NMU strategically allocating resources

MARQUETTE — What will Northern Michigan University’s programs look like in the future? A draft of NMU’s Strategic Allocation Project — which has transformation as a goal — was addressed at Friday’s NMU Board of Trustees meeting.

An SRA Academic Task Force and Support Task Force had reviewed 607 program templates and made recommendations for change. The SRA process hasn’t yet revealed a definite dollar figure for new investment funding because many recommendations are in their preliminary stages.

“It’s all based on a fundamental idea that Northern is in an amazing position to be able to transform and be the leader in the next generation of higher education, particularly public rural higher education,” NMU President Fritz Erickson said.

Helping students obtain a diversified skill set is another goal, he said.

Each program was looked at carefully, although a lot of time was spent looking at “the big picture,” Erickson said.

“It’s not limited to looking at ‘How does this individual program contribute to the life of the institution?'” Erickson said. “It’s ‘How do you bank this into an overall transformation?'”

A major change listed in the SRA draft report concerns limiting the size of a major, so it’s manageable for students, allowing them to be able to change majors without delaying their graduation and to explore different entities, he said.

“Maybe you’re interested in the wonderful programs of art and design but also decide you’re interested in communication,” Erickson said.

Another idea is no longer requiring a minor for graduation.

“We actually think minors are very important, and we think that by not requiring a minor we provide and empower our students, and have the ability to do multiple minors,” Erickson said.

He said he envisions a time when a student will major in biology, for instance, but also have three minors.

Erickson said it was discovered that some programs examined through the SRA process are growing, and NMU has an obligation to provide more resources to those programs.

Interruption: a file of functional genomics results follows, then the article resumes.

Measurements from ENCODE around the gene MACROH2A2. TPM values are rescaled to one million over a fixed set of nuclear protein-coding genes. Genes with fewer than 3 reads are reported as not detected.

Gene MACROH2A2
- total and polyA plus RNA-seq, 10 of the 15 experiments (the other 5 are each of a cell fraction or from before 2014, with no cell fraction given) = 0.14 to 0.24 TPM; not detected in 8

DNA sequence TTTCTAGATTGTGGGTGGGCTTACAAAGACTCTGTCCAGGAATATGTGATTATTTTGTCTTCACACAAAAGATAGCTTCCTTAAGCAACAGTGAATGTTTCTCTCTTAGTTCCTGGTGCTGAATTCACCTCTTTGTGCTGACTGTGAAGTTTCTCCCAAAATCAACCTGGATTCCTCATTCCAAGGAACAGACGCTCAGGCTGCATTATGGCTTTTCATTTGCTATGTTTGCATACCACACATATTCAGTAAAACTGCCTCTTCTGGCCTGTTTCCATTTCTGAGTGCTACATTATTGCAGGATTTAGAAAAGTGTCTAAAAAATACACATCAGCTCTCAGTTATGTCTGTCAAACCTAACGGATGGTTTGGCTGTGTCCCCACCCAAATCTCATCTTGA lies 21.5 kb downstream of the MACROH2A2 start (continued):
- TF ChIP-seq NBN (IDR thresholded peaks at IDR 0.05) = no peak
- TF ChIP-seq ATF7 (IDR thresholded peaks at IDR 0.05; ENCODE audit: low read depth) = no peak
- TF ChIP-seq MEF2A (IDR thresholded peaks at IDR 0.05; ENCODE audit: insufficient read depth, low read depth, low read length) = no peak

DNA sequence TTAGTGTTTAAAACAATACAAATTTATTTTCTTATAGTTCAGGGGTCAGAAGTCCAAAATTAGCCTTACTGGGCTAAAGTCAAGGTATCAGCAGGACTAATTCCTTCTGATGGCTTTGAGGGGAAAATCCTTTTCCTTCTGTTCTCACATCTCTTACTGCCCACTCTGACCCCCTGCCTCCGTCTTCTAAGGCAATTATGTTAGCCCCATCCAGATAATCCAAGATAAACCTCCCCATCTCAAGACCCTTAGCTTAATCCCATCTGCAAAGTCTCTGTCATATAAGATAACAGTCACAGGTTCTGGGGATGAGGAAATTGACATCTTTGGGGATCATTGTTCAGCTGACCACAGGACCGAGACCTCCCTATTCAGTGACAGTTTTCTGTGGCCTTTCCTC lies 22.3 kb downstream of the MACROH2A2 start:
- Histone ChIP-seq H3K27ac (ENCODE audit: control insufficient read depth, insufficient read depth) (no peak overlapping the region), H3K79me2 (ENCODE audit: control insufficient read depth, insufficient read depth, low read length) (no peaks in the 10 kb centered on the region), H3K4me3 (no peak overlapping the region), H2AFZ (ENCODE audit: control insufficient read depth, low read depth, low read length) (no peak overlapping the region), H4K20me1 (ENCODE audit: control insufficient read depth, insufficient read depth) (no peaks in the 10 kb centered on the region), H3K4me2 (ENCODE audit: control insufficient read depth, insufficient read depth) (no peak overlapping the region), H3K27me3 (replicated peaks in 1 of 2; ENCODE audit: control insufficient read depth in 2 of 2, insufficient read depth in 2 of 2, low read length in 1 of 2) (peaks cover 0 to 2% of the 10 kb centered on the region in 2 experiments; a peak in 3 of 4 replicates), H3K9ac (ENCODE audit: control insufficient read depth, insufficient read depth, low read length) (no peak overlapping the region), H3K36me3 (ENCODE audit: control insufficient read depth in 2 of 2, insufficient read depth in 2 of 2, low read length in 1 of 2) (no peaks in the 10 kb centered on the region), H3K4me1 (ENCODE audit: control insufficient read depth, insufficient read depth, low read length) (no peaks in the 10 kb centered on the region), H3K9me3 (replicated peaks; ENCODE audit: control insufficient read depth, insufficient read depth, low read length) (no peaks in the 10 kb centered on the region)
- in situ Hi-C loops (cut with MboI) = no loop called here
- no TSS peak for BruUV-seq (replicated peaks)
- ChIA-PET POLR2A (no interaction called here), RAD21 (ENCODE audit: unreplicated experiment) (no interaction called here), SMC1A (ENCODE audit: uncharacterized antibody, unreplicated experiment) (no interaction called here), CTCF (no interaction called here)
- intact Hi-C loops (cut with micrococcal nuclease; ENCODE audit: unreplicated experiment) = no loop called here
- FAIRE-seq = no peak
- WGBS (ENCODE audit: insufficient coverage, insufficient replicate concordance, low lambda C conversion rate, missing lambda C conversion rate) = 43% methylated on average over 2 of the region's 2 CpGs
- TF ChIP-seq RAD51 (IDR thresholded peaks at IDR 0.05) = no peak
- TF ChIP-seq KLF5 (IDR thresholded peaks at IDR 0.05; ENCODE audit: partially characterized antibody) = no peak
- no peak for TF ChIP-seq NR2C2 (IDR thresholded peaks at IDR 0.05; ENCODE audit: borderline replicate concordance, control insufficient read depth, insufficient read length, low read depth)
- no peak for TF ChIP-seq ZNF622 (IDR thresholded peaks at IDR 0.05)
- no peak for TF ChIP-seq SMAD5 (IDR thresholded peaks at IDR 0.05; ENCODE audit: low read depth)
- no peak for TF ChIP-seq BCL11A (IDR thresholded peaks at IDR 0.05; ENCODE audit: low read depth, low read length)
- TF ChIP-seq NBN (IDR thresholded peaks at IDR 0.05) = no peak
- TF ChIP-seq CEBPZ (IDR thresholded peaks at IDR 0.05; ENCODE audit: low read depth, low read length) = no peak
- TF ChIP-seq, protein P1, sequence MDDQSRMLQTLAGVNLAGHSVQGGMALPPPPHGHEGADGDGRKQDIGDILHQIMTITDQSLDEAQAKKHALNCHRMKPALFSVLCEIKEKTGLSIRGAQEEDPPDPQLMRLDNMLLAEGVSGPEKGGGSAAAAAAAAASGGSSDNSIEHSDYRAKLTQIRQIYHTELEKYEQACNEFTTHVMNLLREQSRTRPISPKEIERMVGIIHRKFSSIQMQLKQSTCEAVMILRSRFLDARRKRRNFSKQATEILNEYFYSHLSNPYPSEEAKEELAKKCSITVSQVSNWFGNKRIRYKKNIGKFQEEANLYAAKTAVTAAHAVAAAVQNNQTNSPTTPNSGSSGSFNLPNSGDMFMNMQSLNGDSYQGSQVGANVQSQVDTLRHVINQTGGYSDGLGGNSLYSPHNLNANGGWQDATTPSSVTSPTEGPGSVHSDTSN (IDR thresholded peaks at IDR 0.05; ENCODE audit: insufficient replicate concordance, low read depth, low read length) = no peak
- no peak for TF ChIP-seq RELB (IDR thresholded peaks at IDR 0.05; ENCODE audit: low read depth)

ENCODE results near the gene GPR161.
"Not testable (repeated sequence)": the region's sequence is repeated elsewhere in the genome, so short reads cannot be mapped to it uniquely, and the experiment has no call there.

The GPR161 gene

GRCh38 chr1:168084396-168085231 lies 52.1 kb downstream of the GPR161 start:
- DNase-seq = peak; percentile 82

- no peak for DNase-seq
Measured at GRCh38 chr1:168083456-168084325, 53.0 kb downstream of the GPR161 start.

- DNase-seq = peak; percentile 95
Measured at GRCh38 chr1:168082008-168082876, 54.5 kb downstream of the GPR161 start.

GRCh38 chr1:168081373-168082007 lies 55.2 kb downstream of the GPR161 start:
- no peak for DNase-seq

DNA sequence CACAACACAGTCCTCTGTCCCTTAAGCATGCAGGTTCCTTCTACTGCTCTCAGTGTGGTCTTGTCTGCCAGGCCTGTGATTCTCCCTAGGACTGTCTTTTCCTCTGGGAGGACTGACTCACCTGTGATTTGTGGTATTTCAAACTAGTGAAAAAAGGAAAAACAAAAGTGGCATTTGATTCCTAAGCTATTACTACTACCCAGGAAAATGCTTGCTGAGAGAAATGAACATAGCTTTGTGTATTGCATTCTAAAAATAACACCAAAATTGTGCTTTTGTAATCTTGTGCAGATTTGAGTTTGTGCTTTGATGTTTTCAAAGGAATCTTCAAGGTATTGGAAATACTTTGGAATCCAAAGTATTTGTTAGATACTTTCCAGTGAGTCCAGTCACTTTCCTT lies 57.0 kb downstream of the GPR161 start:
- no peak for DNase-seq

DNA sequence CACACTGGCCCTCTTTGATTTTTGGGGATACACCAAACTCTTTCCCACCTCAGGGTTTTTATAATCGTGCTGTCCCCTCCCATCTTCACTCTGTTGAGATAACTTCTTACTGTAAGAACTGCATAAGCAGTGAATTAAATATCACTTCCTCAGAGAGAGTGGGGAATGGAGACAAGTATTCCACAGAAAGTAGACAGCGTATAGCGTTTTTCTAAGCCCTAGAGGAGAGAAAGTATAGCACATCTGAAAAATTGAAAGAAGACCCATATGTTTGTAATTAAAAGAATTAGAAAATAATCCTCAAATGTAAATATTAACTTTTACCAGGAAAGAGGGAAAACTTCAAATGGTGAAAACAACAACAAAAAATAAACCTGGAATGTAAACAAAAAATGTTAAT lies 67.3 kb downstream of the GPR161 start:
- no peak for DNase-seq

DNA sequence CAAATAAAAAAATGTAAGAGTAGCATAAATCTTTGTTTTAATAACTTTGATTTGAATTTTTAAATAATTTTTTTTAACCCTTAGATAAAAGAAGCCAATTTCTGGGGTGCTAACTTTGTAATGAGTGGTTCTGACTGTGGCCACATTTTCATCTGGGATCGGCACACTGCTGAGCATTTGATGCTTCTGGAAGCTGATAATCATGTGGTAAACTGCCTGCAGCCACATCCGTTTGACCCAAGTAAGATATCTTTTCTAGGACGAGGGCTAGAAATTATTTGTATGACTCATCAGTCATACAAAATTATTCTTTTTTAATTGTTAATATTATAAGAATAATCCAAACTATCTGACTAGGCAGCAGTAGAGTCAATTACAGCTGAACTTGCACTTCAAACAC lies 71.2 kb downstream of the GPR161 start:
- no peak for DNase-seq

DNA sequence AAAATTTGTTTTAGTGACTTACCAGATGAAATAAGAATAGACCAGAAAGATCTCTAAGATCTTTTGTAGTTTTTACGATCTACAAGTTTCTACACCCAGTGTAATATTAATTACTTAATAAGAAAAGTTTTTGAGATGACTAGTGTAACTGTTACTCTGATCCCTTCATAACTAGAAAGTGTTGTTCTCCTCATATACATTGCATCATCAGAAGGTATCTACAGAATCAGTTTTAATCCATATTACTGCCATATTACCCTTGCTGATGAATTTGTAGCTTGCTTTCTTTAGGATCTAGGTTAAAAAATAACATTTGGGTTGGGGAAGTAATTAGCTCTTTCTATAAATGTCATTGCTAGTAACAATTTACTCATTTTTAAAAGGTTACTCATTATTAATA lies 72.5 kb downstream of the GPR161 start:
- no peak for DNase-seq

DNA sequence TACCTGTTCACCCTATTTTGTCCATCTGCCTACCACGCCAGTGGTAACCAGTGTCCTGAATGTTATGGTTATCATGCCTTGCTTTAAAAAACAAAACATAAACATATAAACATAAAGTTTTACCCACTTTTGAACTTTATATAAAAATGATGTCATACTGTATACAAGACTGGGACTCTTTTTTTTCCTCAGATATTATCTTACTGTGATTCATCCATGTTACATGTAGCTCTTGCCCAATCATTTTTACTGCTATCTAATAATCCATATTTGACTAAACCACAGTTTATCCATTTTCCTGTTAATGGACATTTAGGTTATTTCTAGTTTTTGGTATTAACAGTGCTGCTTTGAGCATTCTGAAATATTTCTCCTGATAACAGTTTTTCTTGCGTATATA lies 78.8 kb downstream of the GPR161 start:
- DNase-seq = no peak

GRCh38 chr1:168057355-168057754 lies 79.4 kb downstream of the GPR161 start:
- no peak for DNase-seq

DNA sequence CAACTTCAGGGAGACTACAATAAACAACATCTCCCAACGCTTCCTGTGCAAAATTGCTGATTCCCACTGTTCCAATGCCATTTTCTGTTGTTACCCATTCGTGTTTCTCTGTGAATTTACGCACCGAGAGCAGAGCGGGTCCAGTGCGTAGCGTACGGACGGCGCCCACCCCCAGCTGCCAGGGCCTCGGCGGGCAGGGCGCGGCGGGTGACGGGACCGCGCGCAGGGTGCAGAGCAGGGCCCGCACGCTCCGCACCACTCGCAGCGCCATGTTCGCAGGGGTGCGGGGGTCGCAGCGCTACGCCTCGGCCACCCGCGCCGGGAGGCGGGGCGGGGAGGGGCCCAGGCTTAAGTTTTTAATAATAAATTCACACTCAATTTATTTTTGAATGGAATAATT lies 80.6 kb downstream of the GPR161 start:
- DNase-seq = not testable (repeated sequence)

Other programs, however, might have a different fate.

“Some of the programs we looked at … we’re going to have to make the decision whether it’s time for them to ride off into a glorious sunset,” Erickson said. “Academic programs, and other programs we have on campus, have a lifespan, and some programs have lived a long and wonderful life, but it’s time for that program to either do something completely different or it’s something that we choose no longer to do.

“Those are always among the hardest things for us to do, but we think they’re an important part of this process.”

Erickson said that going into the next semester, the SRA process will be transparent, with open forums planned.

In the draft report, the Implementation Task Force made recommendations on a variety of initiatives, including one that indicates no major exceeds 36 credits unless state or professional requirements mandate it, and that no bachelor’s degree is greater than 120 credits without a rationale accepted by the provost.

Another recommendation was eliminating the associate of applied science degree in general university studies with its 62 concentrations, and placing it with either an associate of arts or an associate of science degree in general studies.

Keeping the general studies degree options is important, the report indicated, because many NMU students rely on Tuition Incentive Program funding to cover the cost of the first two years of college. Although many students complete a bachelor’s degree, TIP funding can be used only toward the completion of an associate degree.

It was recommended a transformation task group be formed to review all secondary education programs, and determine demand and need.

Other ideas include creating two new colleges — the Honors College and the College of Graduate Studies and Research — and looking into changing NMU’s academic organizational structure, which would eliminate program redundancies.

Programs were ranked by quintiles, with those in the first quintile recommended for enhanced resources. These include bachelor degrees in health and human performance sports science as well as biology fields, among others.